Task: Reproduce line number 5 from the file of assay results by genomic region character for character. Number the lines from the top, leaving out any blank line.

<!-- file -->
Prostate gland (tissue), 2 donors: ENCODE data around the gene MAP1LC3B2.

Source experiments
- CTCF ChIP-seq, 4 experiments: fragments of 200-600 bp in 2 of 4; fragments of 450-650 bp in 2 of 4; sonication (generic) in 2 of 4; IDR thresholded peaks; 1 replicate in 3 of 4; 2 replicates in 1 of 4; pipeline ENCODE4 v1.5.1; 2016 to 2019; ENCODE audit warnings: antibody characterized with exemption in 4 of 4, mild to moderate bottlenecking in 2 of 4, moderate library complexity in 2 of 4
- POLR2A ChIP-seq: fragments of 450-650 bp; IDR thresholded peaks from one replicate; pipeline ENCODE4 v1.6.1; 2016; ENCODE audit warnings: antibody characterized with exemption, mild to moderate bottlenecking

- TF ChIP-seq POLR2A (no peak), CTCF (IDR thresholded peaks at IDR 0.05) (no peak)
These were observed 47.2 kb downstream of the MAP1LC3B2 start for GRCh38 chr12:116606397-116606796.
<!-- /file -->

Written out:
- TF ChIP-seq POLR2A (no peak), CTCF (IDR thresholded peaks at IDR 0.05) (no peak)